Hey, I never said anything about not posting new content here, right? Friday night, Gatermann and I went out to the east side to do some shooting. It was overcast, so we didn’t snap many pictures–I think three between the two of us. We passed some half-demolished buildings with for sale signs in front of them. We passed an apartment complex that advertised cheap rent, and from the looks of the buildings, windows must have cost extra because the buildings sure didn’t have very many. The frightening thing was, there were signs of life in the complex.
We picked up our friend Jeanne (after heading back to south St. Louis–she doesn’t hang out much on the east side, as far as we can tell) and headed north to St. Louis Avenue, home of the Crown Candy Kitchen. Not every St. Louisan knows about the place, which is a shame. Their sandwiches are fabulous, but the real reason people go there is for an excuse to get a milkshake or something else made of ice cream.
Citysearch gave it a one-star review, but they’re smoking crack. The people who’ve actually been there gave it four out of four (and unanimously, I think). Crown was founded by two Greek immigrants in 1913, and they made all the candy and ice cream themselves. The place has stayed in the family ever since, and they continue to make their own candy and ice cream. Those huge multinational conglomerates ain’t got nothing on these guys. Comparing Crown to the ice cream you get in a grocery store or another restaurant is like comparing Schlitz beer to Boulevard.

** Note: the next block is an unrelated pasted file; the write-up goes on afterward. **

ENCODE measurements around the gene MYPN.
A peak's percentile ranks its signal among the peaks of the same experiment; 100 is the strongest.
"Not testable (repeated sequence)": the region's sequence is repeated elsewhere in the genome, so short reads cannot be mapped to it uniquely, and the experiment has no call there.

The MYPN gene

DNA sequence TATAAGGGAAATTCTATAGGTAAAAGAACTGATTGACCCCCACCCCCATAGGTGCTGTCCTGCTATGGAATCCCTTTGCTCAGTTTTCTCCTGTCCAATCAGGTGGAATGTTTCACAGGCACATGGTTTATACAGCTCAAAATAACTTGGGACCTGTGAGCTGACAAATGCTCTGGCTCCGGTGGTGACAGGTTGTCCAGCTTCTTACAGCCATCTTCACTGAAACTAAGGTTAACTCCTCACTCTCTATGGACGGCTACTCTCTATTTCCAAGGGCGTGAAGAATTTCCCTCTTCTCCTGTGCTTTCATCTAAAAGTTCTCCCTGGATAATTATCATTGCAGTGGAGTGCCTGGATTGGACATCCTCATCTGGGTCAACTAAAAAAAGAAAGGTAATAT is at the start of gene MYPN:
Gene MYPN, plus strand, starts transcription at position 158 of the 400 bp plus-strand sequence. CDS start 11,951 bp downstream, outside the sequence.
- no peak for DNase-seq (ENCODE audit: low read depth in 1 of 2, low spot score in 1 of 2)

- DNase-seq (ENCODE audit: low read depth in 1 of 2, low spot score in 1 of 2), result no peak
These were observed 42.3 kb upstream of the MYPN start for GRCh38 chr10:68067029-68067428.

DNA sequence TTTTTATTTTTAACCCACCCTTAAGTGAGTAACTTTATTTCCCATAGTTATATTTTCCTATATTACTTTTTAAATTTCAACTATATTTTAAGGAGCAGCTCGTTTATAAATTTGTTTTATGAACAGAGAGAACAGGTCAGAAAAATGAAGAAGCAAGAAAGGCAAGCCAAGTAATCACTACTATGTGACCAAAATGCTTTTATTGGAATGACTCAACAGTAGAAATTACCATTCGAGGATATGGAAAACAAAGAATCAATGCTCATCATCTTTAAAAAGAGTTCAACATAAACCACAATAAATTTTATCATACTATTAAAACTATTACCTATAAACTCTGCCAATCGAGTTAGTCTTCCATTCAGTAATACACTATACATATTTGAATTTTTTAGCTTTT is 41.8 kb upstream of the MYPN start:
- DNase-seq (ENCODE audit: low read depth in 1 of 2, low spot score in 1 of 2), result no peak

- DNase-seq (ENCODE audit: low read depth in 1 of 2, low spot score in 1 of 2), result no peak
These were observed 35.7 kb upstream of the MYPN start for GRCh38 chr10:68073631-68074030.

Crown is across the street from what used to be a bustling commercial district, but there’s not much left in there now besides a hair salon and some social workers’ offices. Two or three of the buildings are condemned. Many of the others obviously were beautiful in their day, and it wouldn’t take much to make them beautiful again. Looking at it made me sad. It hurts to see wasted potential.
If your travels take you through St. Louis, Crown is absolutely worth a stop. It’s just a mile or two west of I-70.
I know the first words my dad will say to me after I die: “David, how come none of your lame St. Louis friends told you about that ice cream joint until eight years after I was gone?”
And he’ll have a point. Living in St. Louis for five years and never hearing about the place is a real shame. It’s 100 times worse than living in St. Louis for five years and never hearing about the Cardinals.